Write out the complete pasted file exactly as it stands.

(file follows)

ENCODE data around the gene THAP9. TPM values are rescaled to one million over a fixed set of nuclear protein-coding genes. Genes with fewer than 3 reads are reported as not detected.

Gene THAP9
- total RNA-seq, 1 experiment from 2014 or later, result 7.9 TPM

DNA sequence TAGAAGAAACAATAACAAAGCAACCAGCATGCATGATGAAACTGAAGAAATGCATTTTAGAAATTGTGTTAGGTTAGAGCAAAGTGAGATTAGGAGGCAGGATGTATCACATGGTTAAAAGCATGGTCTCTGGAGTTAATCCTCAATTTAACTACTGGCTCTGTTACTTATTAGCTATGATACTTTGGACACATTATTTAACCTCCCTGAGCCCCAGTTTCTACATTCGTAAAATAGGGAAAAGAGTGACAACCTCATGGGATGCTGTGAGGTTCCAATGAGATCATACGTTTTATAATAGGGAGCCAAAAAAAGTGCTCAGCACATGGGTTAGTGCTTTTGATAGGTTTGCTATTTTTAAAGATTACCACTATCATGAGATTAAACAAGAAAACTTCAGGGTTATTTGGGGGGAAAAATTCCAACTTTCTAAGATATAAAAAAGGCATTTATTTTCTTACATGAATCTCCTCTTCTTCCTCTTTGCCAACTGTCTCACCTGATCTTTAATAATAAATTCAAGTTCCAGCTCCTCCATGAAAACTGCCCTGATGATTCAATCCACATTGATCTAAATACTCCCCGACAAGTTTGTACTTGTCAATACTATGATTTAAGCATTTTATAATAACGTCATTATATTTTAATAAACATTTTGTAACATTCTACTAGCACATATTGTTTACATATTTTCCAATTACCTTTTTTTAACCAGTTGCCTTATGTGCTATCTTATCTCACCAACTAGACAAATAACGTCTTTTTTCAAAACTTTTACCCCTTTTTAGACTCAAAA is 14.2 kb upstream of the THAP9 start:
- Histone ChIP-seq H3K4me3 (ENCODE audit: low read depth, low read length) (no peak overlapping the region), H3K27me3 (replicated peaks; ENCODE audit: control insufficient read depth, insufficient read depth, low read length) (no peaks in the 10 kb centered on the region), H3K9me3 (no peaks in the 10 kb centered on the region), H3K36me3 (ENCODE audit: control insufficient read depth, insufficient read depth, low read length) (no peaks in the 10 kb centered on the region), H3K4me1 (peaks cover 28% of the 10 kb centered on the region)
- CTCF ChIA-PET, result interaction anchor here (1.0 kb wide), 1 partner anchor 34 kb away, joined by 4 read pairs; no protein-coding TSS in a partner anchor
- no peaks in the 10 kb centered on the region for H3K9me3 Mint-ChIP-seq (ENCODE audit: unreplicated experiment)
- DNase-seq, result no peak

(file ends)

ENCODE data around the gene THAP9. TPM values are rescaled to one million over a fixed set of nuclear protein-coding genes. Genes with fewer than 3 reads are reported as not detected.

Gene THAP9
- total RNA-seq, 1 experiment from 2014 or later, result 7.9 TPM

DNA sequence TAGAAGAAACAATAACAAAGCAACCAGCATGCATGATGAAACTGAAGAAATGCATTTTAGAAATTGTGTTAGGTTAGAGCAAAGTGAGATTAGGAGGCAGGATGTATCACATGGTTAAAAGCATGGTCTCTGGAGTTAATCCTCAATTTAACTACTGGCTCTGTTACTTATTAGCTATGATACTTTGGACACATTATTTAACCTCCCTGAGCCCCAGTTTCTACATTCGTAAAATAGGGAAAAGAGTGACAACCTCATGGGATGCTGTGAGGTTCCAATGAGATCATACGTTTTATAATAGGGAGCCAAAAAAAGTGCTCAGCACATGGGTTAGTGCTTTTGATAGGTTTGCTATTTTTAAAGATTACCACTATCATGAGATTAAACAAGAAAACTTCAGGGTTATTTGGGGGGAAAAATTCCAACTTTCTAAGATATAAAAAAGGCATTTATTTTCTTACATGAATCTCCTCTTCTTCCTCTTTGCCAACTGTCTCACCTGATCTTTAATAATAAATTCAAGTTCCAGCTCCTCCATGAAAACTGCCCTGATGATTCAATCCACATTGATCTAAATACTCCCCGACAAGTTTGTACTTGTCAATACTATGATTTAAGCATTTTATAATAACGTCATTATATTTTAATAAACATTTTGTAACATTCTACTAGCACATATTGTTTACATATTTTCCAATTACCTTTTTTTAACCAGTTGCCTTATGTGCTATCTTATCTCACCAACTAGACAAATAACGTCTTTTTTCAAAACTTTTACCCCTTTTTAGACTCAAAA is 14.2 kb upstream of the THAP9 start:
- Histone ChIP-seq H3K4me3 (ENCODE audit: low read depth, low read length) (no peak overlapping the region), H3K27me3 (replicated peaks; ENCODE audit: control insufficient read depth, insufficient read depth, low read length) (no peaks in the 10 kb centered on the region), H3K9me3 (no peaks in the 10 kb centered on the region), H3K36me3 (ENCODE audit: control insufficient read depth, insufficient read depth, low read length) (no peaks in the 10 kb centered on the region), H3K4me1 (peaks cover 28% of the 10 kb centered on the region)
- CTCF ChIA-PET, result interaction anchor here (1.0 kb wide), 1 partner anchor 34 kb away, joined by 4 read pairs; no protein-coding TSS in a partner anchor
- no peaks in the 10 kb centered on the region for H3K9me3 Mint-ChIP-seq (ENCODE audit: unreplicated experiment)
- DNase-seq, result no peak